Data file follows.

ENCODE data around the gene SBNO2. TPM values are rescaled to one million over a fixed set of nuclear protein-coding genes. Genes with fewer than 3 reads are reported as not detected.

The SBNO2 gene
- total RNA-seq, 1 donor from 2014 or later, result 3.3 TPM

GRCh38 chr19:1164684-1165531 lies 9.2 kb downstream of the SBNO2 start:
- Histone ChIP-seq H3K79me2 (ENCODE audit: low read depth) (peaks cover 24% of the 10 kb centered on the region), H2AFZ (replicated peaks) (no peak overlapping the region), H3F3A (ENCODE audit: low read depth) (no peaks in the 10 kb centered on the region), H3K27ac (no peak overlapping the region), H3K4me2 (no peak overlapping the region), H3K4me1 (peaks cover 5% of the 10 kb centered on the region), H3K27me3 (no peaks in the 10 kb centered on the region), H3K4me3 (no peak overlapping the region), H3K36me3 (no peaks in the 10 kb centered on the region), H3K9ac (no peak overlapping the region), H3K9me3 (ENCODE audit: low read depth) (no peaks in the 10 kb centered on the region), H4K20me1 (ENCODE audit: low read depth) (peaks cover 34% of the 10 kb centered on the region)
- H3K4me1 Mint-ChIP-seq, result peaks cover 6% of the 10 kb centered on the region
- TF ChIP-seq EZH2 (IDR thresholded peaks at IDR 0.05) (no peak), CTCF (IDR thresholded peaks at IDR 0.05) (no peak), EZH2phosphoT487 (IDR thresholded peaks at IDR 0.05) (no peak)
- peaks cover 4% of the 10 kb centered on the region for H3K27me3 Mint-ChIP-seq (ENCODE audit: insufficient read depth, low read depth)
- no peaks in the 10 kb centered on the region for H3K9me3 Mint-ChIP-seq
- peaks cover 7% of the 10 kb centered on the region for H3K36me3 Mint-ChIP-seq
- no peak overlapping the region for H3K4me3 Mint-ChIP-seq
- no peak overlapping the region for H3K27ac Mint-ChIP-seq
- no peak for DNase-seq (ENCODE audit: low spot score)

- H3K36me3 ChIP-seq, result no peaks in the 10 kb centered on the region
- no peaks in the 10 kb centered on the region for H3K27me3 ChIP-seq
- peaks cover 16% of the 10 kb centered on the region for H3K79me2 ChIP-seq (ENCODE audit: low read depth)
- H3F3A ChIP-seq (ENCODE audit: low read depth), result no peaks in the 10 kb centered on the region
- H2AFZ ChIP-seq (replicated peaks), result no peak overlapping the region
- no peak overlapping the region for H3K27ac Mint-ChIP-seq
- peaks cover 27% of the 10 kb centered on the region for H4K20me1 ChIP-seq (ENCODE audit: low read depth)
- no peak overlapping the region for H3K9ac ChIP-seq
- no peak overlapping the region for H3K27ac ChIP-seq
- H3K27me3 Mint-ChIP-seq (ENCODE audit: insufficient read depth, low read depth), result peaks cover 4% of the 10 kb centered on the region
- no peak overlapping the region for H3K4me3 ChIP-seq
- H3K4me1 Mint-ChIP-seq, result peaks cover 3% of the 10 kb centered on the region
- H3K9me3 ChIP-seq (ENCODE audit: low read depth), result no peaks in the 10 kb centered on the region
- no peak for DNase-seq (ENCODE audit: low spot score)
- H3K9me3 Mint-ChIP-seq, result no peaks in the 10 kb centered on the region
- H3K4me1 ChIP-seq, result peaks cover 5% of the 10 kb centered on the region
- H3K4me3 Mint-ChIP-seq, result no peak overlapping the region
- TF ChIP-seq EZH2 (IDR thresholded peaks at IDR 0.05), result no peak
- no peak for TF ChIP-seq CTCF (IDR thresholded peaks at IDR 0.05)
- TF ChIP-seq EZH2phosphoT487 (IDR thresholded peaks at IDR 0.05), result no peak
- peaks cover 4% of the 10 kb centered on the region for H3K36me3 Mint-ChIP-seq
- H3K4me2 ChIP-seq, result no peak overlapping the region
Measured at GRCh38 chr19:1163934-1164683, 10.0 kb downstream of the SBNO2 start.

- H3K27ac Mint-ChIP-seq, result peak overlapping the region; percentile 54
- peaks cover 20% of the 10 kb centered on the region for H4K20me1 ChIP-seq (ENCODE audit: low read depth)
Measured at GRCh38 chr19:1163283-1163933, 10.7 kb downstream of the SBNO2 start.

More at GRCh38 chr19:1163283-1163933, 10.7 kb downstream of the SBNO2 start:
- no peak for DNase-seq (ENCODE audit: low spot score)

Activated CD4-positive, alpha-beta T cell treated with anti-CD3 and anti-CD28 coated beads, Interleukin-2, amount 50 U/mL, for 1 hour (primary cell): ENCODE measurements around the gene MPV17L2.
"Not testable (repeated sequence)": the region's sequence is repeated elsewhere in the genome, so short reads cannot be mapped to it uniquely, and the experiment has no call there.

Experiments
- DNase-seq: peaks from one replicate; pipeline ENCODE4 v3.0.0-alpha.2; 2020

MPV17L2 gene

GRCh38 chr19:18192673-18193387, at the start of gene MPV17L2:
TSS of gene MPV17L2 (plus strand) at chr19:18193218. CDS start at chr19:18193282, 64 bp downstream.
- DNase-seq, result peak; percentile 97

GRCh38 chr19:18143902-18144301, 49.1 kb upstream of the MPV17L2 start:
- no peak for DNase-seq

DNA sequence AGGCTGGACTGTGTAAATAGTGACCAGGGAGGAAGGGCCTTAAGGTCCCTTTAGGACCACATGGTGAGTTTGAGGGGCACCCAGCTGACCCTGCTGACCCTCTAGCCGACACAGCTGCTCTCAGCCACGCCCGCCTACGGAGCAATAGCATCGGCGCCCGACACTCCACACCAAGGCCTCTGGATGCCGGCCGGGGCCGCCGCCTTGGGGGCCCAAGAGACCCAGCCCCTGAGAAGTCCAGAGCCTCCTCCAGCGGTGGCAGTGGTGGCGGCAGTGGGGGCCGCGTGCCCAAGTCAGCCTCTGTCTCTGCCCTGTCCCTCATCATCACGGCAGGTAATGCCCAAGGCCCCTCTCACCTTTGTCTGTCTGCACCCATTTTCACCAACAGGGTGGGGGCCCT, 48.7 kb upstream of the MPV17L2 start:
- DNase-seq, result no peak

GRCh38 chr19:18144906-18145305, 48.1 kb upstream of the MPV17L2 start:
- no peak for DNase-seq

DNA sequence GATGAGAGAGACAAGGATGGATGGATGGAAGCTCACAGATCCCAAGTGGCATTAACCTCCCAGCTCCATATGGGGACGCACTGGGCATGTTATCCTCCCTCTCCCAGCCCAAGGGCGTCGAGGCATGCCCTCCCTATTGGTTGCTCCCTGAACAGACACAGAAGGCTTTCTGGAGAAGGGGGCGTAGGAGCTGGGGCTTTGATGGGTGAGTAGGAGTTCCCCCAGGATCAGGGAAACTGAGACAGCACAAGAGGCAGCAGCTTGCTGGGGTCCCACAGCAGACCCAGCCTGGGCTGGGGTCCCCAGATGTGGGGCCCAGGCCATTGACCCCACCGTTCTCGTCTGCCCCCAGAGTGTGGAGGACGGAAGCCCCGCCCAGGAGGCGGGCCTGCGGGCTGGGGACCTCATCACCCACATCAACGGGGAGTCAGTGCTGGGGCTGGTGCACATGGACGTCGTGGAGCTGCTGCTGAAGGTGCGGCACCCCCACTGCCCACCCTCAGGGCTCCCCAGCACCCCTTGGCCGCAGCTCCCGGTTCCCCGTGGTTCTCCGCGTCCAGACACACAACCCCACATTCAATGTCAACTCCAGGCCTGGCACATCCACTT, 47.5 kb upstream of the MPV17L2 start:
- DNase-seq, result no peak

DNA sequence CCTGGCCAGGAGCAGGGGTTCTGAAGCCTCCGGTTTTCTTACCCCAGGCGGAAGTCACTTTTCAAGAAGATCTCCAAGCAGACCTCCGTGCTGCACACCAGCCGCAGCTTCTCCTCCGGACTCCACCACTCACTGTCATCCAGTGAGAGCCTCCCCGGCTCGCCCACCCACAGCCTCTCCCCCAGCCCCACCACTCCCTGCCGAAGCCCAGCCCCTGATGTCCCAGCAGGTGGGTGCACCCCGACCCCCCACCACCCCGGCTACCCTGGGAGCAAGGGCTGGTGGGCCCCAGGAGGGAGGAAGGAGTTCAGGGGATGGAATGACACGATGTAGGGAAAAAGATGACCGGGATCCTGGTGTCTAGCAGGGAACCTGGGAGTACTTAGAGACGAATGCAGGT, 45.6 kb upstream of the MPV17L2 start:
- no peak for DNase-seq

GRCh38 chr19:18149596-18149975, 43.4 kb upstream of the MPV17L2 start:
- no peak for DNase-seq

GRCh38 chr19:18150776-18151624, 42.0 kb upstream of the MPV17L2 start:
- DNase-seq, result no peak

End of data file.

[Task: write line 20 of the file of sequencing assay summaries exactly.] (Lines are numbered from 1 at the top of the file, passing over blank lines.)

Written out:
- peaks cover 27% of the 10 kb centered on the region for H4K20me1 ChIP-seq (ENCODE audit: low read depth)